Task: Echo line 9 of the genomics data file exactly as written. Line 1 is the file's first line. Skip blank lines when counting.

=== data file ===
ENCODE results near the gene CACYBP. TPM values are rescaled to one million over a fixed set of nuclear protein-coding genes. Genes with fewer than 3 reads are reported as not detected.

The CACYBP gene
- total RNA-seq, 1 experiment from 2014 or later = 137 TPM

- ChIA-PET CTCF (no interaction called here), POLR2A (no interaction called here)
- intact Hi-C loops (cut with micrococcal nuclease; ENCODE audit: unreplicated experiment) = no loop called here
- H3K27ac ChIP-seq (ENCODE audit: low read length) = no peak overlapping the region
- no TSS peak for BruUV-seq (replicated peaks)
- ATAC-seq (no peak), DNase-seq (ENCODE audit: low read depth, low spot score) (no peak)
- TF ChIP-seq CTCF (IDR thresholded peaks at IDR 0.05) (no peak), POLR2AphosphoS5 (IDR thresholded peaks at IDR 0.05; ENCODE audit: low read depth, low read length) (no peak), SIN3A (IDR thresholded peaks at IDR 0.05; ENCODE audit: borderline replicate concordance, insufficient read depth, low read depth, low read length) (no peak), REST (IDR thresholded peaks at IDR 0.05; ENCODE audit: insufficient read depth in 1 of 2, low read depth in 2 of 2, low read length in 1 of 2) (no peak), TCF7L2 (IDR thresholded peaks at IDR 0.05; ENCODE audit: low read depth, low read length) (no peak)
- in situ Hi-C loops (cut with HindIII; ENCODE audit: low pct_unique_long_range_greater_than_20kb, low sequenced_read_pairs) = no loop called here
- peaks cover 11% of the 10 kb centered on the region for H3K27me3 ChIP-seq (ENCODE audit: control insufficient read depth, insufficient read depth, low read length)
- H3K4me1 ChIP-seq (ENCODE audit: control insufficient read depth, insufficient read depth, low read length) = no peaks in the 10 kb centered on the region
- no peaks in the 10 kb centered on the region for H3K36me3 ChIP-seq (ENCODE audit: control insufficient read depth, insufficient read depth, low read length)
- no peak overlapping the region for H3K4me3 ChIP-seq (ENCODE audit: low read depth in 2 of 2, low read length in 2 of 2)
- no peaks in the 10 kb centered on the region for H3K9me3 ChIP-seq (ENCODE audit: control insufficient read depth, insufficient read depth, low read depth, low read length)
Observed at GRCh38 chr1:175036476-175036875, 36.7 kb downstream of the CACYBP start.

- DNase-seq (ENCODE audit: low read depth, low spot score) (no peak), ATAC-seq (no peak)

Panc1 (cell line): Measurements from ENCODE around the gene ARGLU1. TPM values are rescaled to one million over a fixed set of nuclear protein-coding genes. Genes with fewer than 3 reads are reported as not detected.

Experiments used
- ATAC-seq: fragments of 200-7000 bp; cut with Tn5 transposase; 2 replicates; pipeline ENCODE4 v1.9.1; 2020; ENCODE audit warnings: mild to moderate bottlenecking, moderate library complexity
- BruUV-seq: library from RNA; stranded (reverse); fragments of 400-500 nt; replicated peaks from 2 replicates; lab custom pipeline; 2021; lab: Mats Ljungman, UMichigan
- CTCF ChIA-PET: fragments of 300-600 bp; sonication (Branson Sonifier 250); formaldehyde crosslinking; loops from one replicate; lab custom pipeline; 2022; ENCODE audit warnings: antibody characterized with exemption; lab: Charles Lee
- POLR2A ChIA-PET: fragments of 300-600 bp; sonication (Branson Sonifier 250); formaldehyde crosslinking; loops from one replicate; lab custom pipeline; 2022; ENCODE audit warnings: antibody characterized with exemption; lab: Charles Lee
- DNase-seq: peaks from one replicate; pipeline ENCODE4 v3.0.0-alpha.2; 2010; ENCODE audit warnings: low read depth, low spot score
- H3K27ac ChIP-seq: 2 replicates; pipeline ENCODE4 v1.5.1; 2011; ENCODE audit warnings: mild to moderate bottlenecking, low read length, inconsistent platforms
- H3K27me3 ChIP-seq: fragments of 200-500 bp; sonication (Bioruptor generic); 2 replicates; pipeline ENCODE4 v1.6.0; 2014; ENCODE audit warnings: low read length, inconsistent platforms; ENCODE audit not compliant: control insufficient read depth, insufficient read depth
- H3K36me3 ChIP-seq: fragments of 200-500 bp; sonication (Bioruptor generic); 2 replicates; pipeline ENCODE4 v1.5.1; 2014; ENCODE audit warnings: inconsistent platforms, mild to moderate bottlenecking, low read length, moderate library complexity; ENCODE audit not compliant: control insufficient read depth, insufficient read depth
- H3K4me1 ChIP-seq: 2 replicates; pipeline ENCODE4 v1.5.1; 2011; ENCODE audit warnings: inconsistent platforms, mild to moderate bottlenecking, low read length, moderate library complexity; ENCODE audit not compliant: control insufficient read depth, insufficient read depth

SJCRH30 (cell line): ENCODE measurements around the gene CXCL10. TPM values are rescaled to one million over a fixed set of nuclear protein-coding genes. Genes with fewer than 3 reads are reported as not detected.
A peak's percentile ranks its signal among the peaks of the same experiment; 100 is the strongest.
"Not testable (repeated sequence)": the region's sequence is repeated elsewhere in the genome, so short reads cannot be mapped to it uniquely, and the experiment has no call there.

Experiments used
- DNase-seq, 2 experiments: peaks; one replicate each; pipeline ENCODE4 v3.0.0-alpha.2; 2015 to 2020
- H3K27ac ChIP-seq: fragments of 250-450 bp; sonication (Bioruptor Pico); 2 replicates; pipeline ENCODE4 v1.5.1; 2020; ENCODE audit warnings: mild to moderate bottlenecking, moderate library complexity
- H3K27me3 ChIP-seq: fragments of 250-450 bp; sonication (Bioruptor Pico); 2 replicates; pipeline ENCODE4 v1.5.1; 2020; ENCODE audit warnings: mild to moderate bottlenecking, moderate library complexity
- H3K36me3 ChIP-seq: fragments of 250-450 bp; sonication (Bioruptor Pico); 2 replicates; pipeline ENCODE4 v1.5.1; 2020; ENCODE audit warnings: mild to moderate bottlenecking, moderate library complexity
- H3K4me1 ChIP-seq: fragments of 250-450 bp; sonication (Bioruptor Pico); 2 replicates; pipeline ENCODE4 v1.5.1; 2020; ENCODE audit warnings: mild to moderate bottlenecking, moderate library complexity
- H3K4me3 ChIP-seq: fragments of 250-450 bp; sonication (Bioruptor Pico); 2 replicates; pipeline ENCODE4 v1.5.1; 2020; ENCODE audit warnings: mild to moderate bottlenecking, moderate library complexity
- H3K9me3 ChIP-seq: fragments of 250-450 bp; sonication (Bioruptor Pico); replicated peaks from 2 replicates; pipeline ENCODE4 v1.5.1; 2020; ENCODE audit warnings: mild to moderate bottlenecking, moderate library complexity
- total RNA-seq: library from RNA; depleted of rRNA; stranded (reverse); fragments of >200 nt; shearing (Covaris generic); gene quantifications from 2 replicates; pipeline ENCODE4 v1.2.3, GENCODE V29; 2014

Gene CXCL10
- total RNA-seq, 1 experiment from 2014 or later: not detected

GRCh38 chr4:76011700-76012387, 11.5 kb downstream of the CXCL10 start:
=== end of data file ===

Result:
- TF ChIP-seq CTCF (IDR thresholded peaks at IDR 0.05) (no peak), POLR2AphosphoS5 (IDR thresholded peaks at IDR 0.05; ENCODE audit: low read depth, low read length) (no peak), SIN3A (IDR thresholded peaks at IDR 0.05; ENCODE audit: borderline replicate concordance, insufficient read depth, low read depth, low read length) (no peak), REST (IDR thresholded peaks at IDR 0.05; ENCODE audit: insufficient read depth in 1 of 2, low read depth in 2 of 2, low read length in 1 of 2) (no peak), TCF7L2 (IDR thresholded peaks at IDR 0.05; ENCODE audit: low read depth, low read length) (no peak)